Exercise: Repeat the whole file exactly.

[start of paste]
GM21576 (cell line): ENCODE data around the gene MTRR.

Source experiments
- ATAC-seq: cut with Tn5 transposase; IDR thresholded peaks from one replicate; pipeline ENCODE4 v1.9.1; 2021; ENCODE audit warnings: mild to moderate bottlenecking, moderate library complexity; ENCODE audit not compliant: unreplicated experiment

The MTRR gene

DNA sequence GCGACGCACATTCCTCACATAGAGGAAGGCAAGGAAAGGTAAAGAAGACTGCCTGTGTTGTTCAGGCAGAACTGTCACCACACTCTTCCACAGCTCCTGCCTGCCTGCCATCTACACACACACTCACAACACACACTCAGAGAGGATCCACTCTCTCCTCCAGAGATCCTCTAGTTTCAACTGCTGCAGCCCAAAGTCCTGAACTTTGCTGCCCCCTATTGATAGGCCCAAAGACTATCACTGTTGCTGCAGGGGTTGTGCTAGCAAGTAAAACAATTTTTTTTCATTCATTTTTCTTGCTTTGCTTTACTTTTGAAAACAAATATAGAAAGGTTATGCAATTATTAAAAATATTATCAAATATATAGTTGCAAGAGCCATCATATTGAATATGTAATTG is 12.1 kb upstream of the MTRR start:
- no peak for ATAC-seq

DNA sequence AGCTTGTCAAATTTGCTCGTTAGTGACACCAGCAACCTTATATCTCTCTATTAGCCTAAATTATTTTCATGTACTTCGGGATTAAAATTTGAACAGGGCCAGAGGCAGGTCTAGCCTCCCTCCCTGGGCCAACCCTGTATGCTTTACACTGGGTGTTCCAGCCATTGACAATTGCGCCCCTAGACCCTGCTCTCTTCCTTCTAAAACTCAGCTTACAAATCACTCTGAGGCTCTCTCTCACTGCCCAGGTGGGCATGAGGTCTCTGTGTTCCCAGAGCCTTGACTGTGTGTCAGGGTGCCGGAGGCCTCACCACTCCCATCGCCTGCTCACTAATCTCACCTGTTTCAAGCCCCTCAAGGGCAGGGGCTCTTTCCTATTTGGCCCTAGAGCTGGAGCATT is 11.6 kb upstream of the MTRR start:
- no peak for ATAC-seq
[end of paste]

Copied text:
GM21576 (cell line): ENCODE data around the gene MTRR.

Source experiments
- ATAC-seq: cut with Tn5 transposase; IDR thresholded peaks from one replicate; pipeline ENCODE4 v1.9.1; 2021; ENCODE audit warnings: mild to moderate bottlenecking, moderate library complexity; ENCODE audit not compliant: unreplicated experiment

The MTRR gene

DNA sequence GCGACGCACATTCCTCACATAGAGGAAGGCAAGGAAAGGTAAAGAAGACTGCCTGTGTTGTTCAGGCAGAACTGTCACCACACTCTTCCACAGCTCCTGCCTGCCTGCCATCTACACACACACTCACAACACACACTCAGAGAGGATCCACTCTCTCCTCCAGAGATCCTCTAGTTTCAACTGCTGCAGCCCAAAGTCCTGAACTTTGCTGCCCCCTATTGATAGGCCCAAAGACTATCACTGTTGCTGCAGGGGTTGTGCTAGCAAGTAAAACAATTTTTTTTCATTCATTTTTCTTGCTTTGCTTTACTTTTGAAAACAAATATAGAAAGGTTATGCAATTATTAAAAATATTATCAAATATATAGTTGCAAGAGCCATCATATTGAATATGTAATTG is 12.1 kb upstream of the MTRR start:
- no peak for ATAC-seq

DNA sequence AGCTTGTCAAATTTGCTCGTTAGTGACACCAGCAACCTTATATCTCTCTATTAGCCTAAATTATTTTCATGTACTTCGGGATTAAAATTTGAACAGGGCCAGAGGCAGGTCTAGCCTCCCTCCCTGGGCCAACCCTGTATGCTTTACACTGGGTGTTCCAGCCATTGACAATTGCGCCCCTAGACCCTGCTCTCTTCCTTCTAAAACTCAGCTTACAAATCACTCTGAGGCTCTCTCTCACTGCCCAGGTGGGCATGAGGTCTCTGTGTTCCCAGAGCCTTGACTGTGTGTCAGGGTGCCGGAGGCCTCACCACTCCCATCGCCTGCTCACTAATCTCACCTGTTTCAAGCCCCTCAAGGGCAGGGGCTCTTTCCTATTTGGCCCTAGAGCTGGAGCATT is 11.6 kb upstream of the MTRR start:
- no peak for ATAC-seq